Some medications may increase the risk of cataract development. Corticosteroids most commonly cause the posterior subcapsular cataracts. People with schizophrenia often have the risk for lens opacities (such as diabetes, hypertension, and poor nutrition). On the other hand, antipsychotic medications are unlikely to contribute to cataract formation. Miotics and triparanol may increase risk.
- Because of Injury:
Injury can cause swelling, thickening, and whitening of the lens fibers. While the swelling normally resolves with time, but the white color may remain. In severe trauma, or in injuries that penetrate the eye, the capsule in which the lens sits can be damaged. This damage allows fluid from other parts of the eye to enter the lens resulting in swelling and then whitening, obstructing light from reaching the retina at the back of the eye. Cataracts may develop in 0.7% to 8.0% of cases following electrical injuries.
Tips for Preventing Cataracts
- See your eye doctor regularly:
Even if your vision is clear and healthy, make it a priority to schedule yearly eye exams with your eye doctor. Regular eye checkups can help you to have an eye care professional to look for signs of cataracts, glaucoma, macular degeneration, and other vision disorders. Early detection may save your sight. Especially after the age of 40 years or above.
- Eat a diet rich in beneficial nutrients:
There are several antioxidants, vitamins, and minerals that can help you in reducing the risk of developing cataracts. A 2008 study of 35,551 women found that those who consumed the most lutein and zeaxanthin (antioxidants found in yellow or dark-green leafy vegetables), had an 18% lower chance of developing cataracts than those who consumed the least amount of lutein and zeaxanthin. In another study done in 2005, it was found that omega-3 fatty acids help in shielding your eyes from cataract development. A healthy diet should be a priority for all of us. Eye Nutrition is as important as a healthy diet for your body.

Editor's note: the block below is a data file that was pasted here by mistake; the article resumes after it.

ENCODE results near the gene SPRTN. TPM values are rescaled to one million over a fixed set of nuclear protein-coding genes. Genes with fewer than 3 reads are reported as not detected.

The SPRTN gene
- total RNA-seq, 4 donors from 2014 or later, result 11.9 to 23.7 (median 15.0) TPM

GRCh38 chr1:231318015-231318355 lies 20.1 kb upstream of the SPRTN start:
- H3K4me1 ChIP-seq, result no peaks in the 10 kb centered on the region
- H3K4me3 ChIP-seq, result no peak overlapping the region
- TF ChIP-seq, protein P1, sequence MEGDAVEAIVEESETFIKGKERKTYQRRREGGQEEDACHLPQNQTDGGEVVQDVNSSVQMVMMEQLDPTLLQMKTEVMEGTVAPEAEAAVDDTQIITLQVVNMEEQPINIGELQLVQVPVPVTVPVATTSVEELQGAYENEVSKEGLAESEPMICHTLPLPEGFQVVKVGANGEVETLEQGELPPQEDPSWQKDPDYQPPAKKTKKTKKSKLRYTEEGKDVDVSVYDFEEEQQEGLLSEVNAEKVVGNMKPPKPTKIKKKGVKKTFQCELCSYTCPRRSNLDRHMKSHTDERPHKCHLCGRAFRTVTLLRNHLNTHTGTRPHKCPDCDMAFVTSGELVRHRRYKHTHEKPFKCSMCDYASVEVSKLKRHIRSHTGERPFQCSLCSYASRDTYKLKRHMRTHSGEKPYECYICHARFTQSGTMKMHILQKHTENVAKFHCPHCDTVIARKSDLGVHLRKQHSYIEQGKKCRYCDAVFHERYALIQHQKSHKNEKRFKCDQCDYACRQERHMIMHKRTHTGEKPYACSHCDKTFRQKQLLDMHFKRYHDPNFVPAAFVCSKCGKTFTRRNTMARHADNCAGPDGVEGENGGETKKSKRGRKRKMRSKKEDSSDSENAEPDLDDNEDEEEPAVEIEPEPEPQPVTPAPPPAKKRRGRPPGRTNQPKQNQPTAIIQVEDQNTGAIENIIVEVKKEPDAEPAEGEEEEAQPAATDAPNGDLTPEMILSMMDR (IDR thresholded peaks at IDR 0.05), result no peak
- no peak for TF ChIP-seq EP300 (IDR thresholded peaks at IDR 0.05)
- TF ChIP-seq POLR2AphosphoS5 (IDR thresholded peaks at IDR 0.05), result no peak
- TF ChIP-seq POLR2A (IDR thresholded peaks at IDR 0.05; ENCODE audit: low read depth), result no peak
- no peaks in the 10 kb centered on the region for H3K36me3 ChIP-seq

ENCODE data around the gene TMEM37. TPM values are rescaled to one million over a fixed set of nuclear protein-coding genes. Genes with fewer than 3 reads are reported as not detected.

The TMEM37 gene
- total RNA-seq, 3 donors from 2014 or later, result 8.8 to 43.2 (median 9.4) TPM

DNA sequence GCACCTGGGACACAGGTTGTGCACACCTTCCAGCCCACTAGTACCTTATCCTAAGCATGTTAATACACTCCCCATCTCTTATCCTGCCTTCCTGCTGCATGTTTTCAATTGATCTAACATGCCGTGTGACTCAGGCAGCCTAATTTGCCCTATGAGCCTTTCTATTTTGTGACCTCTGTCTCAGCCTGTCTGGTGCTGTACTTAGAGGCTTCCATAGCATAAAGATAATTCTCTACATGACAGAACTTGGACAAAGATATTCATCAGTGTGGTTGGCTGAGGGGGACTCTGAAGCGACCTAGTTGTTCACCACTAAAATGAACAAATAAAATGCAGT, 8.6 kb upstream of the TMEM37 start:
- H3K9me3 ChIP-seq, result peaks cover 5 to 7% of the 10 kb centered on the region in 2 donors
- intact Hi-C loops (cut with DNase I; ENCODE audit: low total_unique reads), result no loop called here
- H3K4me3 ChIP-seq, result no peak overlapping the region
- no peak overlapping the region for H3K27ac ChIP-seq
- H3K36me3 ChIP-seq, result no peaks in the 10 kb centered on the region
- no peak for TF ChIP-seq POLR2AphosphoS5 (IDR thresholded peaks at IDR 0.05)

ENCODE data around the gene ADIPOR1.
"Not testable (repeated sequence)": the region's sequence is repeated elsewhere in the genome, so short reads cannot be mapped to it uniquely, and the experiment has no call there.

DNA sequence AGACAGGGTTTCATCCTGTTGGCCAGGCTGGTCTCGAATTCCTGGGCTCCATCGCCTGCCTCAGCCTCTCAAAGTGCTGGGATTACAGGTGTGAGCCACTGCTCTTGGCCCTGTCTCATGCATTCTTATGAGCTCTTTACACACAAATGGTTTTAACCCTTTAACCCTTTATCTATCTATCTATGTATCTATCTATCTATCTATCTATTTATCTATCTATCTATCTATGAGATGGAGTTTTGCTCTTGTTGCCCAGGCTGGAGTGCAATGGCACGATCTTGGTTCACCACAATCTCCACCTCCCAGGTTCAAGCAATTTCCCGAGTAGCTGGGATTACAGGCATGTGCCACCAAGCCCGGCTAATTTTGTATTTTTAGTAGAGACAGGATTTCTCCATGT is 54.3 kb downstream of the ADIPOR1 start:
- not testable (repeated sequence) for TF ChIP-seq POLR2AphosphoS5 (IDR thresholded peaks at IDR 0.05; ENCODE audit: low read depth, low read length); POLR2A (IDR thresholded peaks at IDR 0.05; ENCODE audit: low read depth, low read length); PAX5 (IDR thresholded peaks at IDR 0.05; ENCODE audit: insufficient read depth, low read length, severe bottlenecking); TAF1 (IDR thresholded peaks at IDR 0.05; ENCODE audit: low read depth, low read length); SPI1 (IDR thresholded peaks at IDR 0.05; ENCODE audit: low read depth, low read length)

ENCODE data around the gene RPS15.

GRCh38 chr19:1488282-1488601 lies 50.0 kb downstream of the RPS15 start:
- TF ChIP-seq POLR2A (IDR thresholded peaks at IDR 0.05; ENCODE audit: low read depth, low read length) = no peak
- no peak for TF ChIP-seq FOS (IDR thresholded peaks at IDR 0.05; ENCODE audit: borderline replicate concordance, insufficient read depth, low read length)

- Quit smoking:
We all know that cigarettes pose a bad effect on health to you and those around you. Research shows that smoking doubles your chances of developing cataracts and the risk continues to grow based on how much you smoke.
- Cut back on the Alchohol:
Remember to enjoy your beer, wine or cocktails in moderation. Like cigarettes, excess alcohol consumption can have several health risks, including an increased chance of developing cataracts.
- Protect those eyes from the sun:
A 2014 John Hopkins study verified that years of chronic sunlight exposure could increase your risk of cataracts. Make sure you wear a wide-brimmed hat and sunglasses with UV protection when outside for extended periods.
- Keep your diabetes under control:
Data suggests that those with diabetes are at a greater risk for developing cataracts. That is why maintaining healthy blood sugar is so important—for both your overall health and the health of your vision.
- Avoid using corticosteroid medications for any length of time:
The Long-term consumption of oral steroids is a well-known cause of cataracts. Always ask your doctor about risk factors when starting a new drug regimen.
If you are feeling the first signs of cataract or you are starting to have a blurred vision get in touch with our doctors now. Call +91-8851044355 now to book an appointment. Or email at email@example.com.